The situation in the judiciary remained tense in 2011, as legislative and personnel changes initiated by Justice Minister Lucia Žitňanska faced internal resistance from the judicial council, the Supreme Court, and representatives of the Association of Slovakia’s Judges. In May 2011, the justice minister dismissed 14 out of 62 regional and district court chairmen for delaying court proceedings, lack of impartiality, and non-compliance with random assignment of cases.[9] Harabin, a strong opponent of the reforms, condemned the action as “political cleansing.”[10]

In 2011, parliament supported reforms proposed by the Ministry of Justice and passed several important amendments to laws governing the justice system. New amendments introduced open competition for the recruitment of judges, heads of courts and positions at the prosecutor’s office, which were previously filled through appointments by the prosecutor general. New state prosecutors will be selected by a six-member committee, with three committee members proposed by the general prosecutor’s office and three by parliament. Prosecutors can serve only two consecutive, five-year terms in top positions and the prosecutor general and special prosecutor will be limited to only one term. Financial statements from the prosecutor’s office as well as all judicial decisions from courts must be published online. The new process for hiring judges, which was first tested in December, subjects candidates to a written examination of their legal knowledge. Another new amendment, passed in October 2011, requires judges to pass a law exam every five years and publish annual reviews of their activities online. Previously, the competency of judges was never evaluated. One month after the amendment had passed, it was vetoed by President Gašparovič, but parliament overturned the president’s veto.

The Constitutional Court is an independent element of the judicial system, and its verdicts are legally binding. The right to appeal to the Constitutional Court regarding the constitutionality of laws, government regulations, and other legal rules applied by the public administration rests with parliamentary deputies (at least 30 are required to launch an appeal), as well as the president, the cabinet, courts, the attorney general, and the ombudsman for human rights; in certain cases, self-governments also invoke this right. Citizens are free to turn to the Constitutional Court if they believe their constitutional rights have been violated by a state institution.

In 2011, the Constitutional Court issued long-awaited rulings against several controversial laws introduced by the Fico administration, including the Health Insurance Act and an act on the expropriation of land for the purpose of building highways. Members of the government and the media criticized the court for the slow pace of these rulings. Under the previous government, the Constitutional

Court was accused of deliberately delaying the adjudication of motions filed by opposition members of parliament, allegedly to the advantage of the Smer-SD–SNS–ĽS-HZDS coalition. In June 2011, the court’s decision to temporarily suspend existing rules for electing a prosecutor general two days before the victory of the ruling coalition’s favored candidate led to a standoff between Prime Minister Radičova and President Gašparovič. Although the court retracted its ruling shortly thereafter, the president used the initial decision as a pretext not to appoint Jozef Čenteš, and the position of prosecutor general remained empty at year’s end.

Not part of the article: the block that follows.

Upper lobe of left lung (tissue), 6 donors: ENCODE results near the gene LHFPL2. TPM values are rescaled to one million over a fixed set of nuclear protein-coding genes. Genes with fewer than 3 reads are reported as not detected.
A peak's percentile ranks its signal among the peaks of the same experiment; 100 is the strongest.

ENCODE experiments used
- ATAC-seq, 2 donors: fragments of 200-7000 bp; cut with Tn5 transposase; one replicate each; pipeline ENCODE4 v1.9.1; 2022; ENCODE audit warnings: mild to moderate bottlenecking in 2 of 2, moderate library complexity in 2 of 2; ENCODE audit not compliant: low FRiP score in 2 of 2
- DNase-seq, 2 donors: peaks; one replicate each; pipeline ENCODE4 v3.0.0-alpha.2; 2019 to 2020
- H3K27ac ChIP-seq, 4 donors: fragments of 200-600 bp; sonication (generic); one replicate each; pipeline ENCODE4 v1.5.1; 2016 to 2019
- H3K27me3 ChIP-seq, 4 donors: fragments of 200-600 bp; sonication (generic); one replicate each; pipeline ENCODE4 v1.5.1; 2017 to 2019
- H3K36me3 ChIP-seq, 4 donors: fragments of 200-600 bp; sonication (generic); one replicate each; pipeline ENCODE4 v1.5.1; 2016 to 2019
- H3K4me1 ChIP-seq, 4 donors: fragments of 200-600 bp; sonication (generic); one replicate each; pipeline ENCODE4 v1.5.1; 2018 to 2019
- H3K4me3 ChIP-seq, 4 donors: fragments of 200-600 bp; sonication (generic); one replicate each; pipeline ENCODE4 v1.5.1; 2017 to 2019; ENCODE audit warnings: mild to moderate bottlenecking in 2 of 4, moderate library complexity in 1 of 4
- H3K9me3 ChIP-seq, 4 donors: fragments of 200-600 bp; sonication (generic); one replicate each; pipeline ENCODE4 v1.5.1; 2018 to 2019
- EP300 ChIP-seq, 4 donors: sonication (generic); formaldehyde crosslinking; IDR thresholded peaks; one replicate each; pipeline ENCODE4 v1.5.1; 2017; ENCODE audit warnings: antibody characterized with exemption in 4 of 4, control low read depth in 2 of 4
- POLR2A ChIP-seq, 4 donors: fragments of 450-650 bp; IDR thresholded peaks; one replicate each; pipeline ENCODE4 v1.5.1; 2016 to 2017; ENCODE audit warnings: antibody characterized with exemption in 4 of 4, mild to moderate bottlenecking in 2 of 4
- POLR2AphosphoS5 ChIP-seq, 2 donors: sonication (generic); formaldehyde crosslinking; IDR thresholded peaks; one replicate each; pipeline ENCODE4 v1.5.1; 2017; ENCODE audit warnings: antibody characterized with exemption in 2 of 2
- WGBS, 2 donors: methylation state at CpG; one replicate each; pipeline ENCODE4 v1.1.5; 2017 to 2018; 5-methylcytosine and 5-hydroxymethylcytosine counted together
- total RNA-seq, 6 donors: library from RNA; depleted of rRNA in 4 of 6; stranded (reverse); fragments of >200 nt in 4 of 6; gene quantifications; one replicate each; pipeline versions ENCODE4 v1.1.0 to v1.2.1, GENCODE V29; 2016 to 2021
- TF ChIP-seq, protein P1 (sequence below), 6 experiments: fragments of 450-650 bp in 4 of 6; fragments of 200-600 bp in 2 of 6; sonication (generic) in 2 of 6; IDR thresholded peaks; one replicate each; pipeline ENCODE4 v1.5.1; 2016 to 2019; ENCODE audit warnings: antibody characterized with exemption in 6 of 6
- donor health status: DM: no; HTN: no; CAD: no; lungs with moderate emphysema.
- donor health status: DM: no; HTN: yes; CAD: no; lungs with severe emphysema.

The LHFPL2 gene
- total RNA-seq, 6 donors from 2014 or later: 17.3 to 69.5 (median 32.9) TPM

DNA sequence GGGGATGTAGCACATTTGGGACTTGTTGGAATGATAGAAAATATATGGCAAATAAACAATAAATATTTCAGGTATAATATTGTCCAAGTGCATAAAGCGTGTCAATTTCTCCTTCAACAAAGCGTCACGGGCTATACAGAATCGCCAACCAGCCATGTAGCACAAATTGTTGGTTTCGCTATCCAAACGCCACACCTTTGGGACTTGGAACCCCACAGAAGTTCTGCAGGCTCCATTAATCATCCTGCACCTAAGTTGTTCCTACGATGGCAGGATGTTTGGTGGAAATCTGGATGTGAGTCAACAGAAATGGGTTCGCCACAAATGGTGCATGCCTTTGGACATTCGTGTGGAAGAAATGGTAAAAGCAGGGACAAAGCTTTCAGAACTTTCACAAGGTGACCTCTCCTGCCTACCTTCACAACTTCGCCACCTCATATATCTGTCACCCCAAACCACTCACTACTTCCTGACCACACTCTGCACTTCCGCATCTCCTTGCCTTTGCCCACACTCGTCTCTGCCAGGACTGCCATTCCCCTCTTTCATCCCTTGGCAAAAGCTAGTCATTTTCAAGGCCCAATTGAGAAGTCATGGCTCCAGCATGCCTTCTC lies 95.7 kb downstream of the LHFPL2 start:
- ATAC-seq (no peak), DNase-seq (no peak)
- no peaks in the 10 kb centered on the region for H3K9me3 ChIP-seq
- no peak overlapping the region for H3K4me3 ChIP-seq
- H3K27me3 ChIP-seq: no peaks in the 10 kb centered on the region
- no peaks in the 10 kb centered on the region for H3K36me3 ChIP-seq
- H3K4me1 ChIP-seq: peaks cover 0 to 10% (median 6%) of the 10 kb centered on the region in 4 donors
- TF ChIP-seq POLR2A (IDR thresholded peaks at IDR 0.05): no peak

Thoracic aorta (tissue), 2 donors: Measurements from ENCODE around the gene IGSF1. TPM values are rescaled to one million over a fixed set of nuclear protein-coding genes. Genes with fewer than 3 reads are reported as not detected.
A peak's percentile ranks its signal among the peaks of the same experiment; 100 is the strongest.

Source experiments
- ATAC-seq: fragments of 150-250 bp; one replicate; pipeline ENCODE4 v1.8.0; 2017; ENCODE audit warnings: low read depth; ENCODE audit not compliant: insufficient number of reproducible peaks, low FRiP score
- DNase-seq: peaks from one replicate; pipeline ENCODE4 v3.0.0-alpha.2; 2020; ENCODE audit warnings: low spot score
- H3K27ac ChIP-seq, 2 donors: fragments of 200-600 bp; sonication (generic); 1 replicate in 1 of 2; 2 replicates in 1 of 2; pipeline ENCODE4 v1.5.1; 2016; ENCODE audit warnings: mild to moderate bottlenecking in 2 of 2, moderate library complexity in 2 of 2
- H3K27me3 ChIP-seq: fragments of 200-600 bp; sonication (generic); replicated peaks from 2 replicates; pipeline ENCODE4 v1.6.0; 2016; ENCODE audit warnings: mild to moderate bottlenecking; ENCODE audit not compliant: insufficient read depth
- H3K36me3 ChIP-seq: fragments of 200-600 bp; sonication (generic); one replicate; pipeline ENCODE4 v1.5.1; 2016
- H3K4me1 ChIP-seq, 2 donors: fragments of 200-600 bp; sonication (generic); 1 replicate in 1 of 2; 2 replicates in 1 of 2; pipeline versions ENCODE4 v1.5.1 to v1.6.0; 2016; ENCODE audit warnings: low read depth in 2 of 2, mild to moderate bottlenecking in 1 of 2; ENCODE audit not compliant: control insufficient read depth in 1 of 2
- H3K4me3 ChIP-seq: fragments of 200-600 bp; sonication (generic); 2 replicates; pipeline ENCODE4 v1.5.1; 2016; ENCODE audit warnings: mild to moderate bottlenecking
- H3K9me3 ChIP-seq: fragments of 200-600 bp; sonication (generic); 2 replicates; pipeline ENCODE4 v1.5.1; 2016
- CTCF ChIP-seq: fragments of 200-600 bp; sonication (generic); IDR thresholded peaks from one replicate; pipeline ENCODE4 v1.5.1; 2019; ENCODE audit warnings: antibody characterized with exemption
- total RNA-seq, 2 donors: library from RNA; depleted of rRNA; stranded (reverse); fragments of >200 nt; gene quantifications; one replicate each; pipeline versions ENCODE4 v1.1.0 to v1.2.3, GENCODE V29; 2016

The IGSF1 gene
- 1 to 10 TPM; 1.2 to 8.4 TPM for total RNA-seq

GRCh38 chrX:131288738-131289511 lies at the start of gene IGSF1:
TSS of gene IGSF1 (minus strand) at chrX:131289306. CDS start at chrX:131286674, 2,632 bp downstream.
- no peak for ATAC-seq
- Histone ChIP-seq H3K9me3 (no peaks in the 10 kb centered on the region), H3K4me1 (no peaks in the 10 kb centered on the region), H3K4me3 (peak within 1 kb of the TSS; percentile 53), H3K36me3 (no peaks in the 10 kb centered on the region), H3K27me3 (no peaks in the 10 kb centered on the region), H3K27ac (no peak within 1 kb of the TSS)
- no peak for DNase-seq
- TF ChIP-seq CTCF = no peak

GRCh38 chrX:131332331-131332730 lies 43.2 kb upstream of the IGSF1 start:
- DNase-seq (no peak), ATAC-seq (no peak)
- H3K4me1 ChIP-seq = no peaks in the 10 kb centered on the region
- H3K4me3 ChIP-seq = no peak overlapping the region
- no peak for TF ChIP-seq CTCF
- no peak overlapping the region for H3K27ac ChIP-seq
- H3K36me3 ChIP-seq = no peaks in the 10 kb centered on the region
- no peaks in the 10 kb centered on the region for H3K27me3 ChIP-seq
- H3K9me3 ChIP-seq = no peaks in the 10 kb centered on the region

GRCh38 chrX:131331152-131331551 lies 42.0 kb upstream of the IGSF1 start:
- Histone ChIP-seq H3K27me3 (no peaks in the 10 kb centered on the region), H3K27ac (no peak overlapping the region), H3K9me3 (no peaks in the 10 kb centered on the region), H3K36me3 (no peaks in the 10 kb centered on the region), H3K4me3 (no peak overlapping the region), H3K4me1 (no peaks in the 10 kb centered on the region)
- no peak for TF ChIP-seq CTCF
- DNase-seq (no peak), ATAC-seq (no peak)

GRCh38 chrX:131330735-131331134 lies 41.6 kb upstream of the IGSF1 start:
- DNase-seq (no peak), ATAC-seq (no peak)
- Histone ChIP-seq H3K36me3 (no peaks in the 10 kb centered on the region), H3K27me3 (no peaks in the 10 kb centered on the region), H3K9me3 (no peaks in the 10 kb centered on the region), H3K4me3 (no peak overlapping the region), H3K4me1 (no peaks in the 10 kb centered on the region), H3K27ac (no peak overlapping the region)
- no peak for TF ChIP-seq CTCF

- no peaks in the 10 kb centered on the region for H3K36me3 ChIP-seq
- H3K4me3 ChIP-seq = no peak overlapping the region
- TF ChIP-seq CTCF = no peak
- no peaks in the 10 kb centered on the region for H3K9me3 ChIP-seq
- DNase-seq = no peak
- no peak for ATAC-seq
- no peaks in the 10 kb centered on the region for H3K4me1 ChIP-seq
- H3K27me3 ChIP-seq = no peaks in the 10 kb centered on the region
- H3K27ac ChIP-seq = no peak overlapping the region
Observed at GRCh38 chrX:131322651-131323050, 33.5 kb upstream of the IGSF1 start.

Tensions with Hungary eased somewhat in 2011 after parliament approved an amendment to the state language law, allowing minority languages to be used in official communication in communities where the minority makes up 15 percent of the total population (previously the minimum threshold was 20 percent). However, the law will only apply once the minority’s presence can be established by data taken from two consecutive censuses, which will not be available until 2021. Minority language rights may only be withdrawn if the minority’s population falls below 15 percent in three consecutive censuses.

Another issue of great importance to Slovakia’s large Hungarian minority was the ban on dual citizenship introduced by the outgoing Fico administration in July 2010. In September 2011, a group of 44 MPs from Most-Hid, SaS, and SDKU-DS applied to the Constitutional Court, calling the ban unconstitutional. If the Constitutional Court agrees in 2012, the ban will be automatically suspended.


Corruption in Slovakia is long-standing and widespread. In contrast to the previous government—which exploited, rather than alleviated corruption in Slovakia’s public institutions—the cabinet led by Iveta Radičova defined combating corruption as a top priority. Beginning in late 2010, the government embarked on a series of legislative and administrative measures designed to increase transparency and control over public funds and crackdown on high-level corrupt activities, even when committed by the government’s own nominees. Pro-market economic policy pursued by the center-right cabinet prevented excessive state involvement in the country’s economy. Reducing bureaucratic regulations, defined as one of the cabinet’s priorities, also narrowed the space for corrupt activities.